Panic set in for Cessna Caravan pilot, Timothy Gerber, on the night of Oct. 2, 2008, as he proceeded with his routine flight from Des Moines to Omaha. Catastrophic engine failure had struck the single-engine aircraft, leaving it stranded 4,000 feet over the dark Iowa countryside. Forced to radio a mayday call to DSM approach, Gerber suddenly found his life in the hands of radar controller on duty, Christian Manglona.
“May day, may day. We have an emergency,” hears Manglona over his frequency. “We’re going down.”
The day’s traffic had diminished and the weather was clear, but Manglona knew that seconds could mean the difference between inconvenience and disaster for this Cessna pilot. He immediately used his knowledge and experience to orient the pilot to the nearest suitable airport.
“That’s a negative,” responds the pilot when asked if he can make the location. “We can’t make that. We are going to pick a road here and land on a road.”
The best suitable road for the flight to land on at night was behind him, and the only thing that lay ahead was unnavigable farmland.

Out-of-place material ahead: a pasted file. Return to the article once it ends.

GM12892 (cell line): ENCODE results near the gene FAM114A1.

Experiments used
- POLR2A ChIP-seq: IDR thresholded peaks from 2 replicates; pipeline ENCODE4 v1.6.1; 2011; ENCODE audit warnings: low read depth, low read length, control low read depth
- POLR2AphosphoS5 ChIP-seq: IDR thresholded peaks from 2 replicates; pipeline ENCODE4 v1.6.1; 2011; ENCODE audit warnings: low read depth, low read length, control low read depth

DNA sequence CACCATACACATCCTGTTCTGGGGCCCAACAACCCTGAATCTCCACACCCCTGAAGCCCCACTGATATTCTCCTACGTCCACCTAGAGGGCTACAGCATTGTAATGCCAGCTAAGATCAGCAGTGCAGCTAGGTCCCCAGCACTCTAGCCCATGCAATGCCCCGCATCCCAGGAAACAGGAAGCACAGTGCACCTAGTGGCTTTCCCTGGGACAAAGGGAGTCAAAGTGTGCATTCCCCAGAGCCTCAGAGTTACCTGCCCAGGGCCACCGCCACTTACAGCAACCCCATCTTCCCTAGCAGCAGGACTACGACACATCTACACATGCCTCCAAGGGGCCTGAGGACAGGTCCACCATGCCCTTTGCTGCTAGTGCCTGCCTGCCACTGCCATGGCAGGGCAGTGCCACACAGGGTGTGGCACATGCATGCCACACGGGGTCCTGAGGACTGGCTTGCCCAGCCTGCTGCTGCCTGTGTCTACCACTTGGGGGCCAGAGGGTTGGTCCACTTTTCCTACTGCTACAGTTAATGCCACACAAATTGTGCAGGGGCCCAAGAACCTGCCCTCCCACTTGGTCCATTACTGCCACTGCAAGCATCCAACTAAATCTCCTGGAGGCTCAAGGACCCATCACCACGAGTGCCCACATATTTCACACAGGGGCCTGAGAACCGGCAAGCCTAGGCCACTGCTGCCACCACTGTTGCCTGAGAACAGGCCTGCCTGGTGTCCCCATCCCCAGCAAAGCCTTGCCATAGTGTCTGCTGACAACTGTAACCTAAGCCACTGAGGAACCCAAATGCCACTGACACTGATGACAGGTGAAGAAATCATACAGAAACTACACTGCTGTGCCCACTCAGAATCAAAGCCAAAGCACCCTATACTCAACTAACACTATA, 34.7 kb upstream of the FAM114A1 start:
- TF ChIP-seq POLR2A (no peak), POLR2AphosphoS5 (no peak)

Manglona decides that he must bring the troubled pilot to the second best alternative—a country highway. Performing with calm composure and professionalism, he remains in constant contact with the pilot to help him reverse his course towards two-lane highway 169, just north of Winterset.
With fear now clearly displayed in the pilot’s voice, another pilot cuts in over frequency the encouraging words “keep flying, stay calm. Keep flying the plane all the way down.”
“I got some cars on the road. I’m going to try to land on that road,” reports Gerber, now face to face with the road ahead. “I’m going to try to follow the cars down.”
Manglona alerted local authorities and, with help from another unidentified pilot inbound to DSM, was able to relay information regarding the rescue assistance. Even after the plane touched down safely, Manglona continued alongside Gerber, offering advice and suggestions in order to prevent a surprise encounter with highway traffic.
As an air traffic controller, you must always think outside the box. You must expect the unexpected and Manglona did just this. His knowledge of the area and his quick-thinking capability, combined with the support of various pilots in the air, enabled him to land an engine-less aircraft in the middle of the countryside, and above that, set it down intact and unscratched.
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